Then I tried to do something about the horrible back sides of objects that are facing away the light. I think some form of global illumination is needed, but that exceeds my current level of knowledge, so I hacked together a shader that is not particularly convincing, but still looks better and performs OK. There is just one particular graphics bug with it and currently I am not sure if the technique is flawed or it has to do something with my custom mesh import. Once I figure it out and decide if the technique is good or not, I'll list all the advantages and disadvantages.

Finally, I tried integrating XNA Procedural LTrees.

But enough word-thingies. Let's bring out the screen! First, we have a normal scene with traditional one directional light = sun lighting:

The backsides are too dark and you can't see the bump mapping. Now the after shot, with the new shader:

Better, but still not great. I need to investigate that visual bug and decide if this method is a keeper or not.

Finally, let me show you a closeup of the procedural tree:

It uses the same technique to keep the backsides from going dark, but it is not normal mapped (yet). Also, the leaves are billboards, so going close to the tree and spinning the camera around causes the typical billboard display bug.

The system comes with a few tree species out of the box but currently only one can be loaded at a time. On the other hand, every single tree is unique. It is not the same mesh repeated over and over and... I made a few tests, and generating 400 trees (not pictured) takes a few minutes and eats up over 600 MiBs of RAM, so clearly each tree can't be unique, not even on small maps.

Thursday, October 11, 2012

87 – Not slacking

While I did not manage to find time and update the blog, work continued on as normal and I uploaded two YouTube videos.

I continued enhancing the content management system and also added some content to it. All textures are now loaded by it except for grass. I could make it be aware of grass, but currently the grass system is a little bit hacky, so I'll postpone adding this until I clean up the grass system. Grass textures are still loaded with multithreading, but the content management system is not aware of them. In the first video you are about to see, terrain textures are not loaded asynchronously  but since I added this, and like I said, only grass remains to be added to the system.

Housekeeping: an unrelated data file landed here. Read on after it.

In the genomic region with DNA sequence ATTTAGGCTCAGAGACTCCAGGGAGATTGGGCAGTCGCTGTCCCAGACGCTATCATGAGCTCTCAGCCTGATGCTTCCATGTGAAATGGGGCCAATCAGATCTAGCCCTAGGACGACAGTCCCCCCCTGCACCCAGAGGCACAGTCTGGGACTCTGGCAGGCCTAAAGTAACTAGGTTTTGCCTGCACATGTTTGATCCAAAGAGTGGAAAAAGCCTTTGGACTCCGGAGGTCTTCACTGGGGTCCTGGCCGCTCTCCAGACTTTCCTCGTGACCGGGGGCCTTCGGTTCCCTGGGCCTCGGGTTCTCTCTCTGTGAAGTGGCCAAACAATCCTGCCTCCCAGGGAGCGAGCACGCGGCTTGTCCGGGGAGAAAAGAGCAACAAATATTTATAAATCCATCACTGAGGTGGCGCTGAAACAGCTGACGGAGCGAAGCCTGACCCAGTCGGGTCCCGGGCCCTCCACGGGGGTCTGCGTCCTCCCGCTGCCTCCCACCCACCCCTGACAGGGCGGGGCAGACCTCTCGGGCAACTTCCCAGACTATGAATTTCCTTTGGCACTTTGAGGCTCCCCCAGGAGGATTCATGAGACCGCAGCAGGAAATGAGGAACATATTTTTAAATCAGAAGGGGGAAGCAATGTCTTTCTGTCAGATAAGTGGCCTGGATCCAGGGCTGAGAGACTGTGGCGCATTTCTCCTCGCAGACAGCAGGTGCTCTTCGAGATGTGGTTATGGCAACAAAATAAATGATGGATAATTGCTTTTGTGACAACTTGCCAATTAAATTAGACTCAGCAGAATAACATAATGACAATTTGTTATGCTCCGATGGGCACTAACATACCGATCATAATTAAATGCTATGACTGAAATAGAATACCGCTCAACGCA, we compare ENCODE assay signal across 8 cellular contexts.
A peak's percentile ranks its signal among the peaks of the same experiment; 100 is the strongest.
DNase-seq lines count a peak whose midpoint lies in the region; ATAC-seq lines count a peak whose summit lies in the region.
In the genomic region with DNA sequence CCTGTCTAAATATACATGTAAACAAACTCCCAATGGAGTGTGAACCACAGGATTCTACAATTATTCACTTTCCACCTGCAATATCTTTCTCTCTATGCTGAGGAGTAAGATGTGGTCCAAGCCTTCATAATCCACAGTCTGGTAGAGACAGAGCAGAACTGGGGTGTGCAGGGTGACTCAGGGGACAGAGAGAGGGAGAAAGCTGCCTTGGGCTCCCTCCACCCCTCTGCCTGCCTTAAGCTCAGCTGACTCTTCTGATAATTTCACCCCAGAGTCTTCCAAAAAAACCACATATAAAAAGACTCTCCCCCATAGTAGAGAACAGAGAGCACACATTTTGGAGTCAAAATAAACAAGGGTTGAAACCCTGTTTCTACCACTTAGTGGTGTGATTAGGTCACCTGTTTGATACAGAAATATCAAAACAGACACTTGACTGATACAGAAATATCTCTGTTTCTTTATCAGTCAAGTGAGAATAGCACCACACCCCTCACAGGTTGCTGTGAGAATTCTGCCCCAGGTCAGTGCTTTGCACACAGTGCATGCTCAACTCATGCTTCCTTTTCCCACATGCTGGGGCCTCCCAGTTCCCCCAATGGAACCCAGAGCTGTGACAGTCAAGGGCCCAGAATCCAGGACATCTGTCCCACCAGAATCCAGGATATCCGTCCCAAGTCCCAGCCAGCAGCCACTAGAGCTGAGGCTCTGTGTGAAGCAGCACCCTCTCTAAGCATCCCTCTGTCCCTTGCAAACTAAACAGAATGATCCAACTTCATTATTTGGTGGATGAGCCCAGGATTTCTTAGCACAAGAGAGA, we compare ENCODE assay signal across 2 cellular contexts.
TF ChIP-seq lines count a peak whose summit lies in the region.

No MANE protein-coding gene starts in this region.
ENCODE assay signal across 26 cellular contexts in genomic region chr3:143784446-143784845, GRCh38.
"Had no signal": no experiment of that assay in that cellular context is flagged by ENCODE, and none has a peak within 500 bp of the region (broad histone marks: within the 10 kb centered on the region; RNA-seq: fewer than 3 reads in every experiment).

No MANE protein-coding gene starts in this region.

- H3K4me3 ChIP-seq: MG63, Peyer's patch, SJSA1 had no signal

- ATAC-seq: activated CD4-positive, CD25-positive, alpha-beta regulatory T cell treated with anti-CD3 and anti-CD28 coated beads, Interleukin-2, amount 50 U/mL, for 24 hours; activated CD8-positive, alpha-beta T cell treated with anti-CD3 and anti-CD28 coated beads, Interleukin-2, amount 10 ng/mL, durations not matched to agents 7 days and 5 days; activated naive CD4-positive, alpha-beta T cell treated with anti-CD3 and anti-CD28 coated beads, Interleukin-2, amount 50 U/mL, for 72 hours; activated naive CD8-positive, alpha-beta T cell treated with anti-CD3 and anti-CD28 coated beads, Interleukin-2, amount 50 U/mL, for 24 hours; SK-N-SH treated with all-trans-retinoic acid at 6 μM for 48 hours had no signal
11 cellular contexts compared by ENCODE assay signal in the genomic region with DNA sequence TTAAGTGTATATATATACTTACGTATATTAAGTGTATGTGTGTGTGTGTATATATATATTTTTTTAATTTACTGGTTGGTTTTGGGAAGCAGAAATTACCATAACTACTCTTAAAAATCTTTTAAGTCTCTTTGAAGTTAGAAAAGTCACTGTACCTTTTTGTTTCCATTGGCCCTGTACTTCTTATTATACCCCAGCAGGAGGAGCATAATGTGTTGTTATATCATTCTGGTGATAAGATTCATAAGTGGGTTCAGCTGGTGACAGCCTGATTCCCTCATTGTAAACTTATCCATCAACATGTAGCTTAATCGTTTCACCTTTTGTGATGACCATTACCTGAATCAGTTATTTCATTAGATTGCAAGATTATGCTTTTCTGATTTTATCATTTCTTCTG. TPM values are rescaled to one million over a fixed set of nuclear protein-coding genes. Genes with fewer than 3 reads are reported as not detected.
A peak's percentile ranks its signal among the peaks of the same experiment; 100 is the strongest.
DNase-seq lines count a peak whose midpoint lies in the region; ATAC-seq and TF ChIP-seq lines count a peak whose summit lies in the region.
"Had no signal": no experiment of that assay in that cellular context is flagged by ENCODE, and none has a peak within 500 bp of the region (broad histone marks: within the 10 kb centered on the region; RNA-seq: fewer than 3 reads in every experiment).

Model loading with the standard XNA method is really out of control. Still experiencing the massive bottleneck, and now it needs 3.2 second to load all the meshes. A few kilobytes of them! That is absolutely bonkers. Let me check the texture folders: 86.4 MiBs. That are loaded faster than the meshes! WTF?????? I am preparing to say bye-bye to XNA's content manager and go with solutions that are blazing fast, but I am yet undecided in what format to store the meshes that is fast, flexible, un-obtuse, artist-friendly and hot-swapable. There isn't one quality OBJ loader for C# out there and I don't want to write my own.

In the next video I try to break physics by creating a ton of objects in the same place. I also show off some features of the engine, like placing objects anywhere with physics, new terrain and object shaders, mass, etc. The video is annotated, so you can follow along with the explanations:

Please excuse a few hasty textured objects. Most of the objects that I modeled using Blender are not textured. But since I am using normal mapping, all objects must have valid normals and at least semi-reasonable UV mapping or they will not render correctly. It is not about looking good: I could use completely wrong and ugly (which I did) textures. A reasonable UV mapping is needed for lighting to not freak out!

Another thing you'll notice that the sides of objects that are on the opposite side of the light are very dark. A long time ago I was but a teenager and I picked up a 3D modeling book for 3D Studio Max. That's why I am not helpless at 3D modelling and can create some low res but passable objects. But ever since the day I created my first light in 3D Studio Max, I had this problem with the back sides of objects being dark. I now believe that for outdoor scenes traditional lighting schemes don't work. I don't know about you, but I do go outside and things outside are never dark during the day. There is global illumination, light reflecting and illuminating objects from all sides and shadows are not too dark. I don't think this can be reproduced with lights. I'll try and do some experiments with some form of environment mapping based SSAO. The problem is that without any form of shading 3D objects look flat. So I need to shade them and I also make sure that the shading scheme works with normal mapping. I can't remember the last time I saw a game having this problem, so there must be a way to do it.